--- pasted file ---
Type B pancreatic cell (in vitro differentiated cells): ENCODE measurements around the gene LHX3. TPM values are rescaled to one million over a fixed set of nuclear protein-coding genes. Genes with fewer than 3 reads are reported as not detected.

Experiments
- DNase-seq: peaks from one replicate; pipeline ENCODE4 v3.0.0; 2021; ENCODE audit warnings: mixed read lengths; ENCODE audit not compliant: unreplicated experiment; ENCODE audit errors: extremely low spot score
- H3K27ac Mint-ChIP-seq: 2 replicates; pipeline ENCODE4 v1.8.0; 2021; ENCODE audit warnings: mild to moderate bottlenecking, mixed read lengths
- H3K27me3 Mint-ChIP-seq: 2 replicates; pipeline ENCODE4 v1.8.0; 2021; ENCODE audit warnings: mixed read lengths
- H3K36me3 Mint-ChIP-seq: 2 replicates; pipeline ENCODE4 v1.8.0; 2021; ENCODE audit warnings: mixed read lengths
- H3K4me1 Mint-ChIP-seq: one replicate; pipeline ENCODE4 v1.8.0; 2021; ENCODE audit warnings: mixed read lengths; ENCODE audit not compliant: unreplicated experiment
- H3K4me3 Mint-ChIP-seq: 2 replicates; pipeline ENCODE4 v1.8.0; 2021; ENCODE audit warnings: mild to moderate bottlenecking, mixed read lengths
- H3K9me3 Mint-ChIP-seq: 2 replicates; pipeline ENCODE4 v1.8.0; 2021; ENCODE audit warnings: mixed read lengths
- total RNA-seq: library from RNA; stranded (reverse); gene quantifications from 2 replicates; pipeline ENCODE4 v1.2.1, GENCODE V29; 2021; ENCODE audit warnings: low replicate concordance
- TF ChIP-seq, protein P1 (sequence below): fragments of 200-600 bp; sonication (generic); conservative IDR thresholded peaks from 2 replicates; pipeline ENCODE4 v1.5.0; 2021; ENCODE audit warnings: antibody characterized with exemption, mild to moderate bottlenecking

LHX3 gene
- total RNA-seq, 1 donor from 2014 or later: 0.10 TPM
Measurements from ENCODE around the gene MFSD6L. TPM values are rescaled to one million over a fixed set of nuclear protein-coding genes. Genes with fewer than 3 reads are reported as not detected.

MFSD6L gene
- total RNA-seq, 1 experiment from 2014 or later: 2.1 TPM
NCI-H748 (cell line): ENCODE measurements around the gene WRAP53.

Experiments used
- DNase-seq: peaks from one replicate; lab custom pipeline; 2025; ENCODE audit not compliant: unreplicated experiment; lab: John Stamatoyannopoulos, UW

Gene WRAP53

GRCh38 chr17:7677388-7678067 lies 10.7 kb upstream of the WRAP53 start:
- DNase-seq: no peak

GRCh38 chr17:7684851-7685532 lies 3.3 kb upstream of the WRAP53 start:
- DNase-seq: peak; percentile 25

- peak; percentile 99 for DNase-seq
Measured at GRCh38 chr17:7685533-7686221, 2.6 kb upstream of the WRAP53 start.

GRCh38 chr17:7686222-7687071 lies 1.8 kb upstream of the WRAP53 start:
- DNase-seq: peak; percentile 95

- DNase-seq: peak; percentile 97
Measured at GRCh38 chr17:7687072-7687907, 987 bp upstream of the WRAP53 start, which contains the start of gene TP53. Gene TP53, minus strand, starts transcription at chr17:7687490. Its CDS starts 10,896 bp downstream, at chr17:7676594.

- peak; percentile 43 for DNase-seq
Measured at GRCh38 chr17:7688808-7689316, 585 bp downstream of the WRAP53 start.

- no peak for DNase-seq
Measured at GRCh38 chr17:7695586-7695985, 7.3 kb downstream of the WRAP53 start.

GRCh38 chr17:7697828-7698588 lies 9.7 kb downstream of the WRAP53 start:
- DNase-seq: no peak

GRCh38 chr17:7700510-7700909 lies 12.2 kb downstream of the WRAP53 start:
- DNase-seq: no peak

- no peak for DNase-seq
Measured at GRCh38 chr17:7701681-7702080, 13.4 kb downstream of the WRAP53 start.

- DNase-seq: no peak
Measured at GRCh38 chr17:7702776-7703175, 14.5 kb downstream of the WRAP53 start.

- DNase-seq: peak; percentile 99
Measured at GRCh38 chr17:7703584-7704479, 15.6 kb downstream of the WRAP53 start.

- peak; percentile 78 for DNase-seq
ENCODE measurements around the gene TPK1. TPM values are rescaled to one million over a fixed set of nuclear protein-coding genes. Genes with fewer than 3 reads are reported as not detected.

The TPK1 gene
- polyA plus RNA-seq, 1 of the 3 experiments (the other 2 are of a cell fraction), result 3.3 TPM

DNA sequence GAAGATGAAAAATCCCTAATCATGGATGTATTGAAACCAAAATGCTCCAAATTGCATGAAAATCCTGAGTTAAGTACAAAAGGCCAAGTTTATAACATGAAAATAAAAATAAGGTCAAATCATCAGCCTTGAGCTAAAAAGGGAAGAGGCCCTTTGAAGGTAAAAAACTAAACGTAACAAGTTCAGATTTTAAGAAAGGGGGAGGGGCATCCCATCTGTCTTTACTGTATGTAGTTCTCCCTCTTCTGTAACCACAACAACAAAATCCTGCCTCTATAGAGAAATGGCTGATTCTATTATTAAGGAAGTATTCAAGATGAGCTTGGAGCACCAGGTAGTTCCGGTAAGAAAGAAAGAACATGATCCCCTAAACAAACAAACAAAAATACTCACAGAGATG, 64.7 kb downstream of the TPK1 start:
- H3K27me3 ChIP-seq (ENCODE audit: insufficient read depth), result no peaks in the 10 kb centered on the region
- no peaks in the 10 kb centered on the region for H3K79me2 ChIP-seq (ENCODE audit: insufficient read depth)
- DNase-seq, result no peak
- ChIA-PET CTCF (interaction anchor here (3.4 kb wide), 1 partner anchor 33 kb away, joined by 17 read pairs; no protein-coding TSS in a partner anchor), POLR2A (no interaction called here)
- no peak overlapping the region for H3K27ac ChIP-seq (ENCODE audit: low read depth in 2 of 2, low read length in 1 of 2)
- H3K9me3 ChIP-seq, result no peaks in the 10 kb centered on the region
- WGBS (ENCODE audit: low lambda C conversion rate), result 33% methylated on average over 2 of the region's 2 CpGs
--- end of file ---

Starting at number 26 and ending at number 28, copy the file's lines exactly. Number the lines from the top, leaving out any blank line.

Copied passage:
Measured at GRCh38 chr17:7685533-7686221, 2.6 kb upstream of the WRAP53 start.

GRCh38 chr17:7686222-7687071 lies 1.8 kb upstream of the WRAP53 start:
- DNase-seq: peak; percentile 95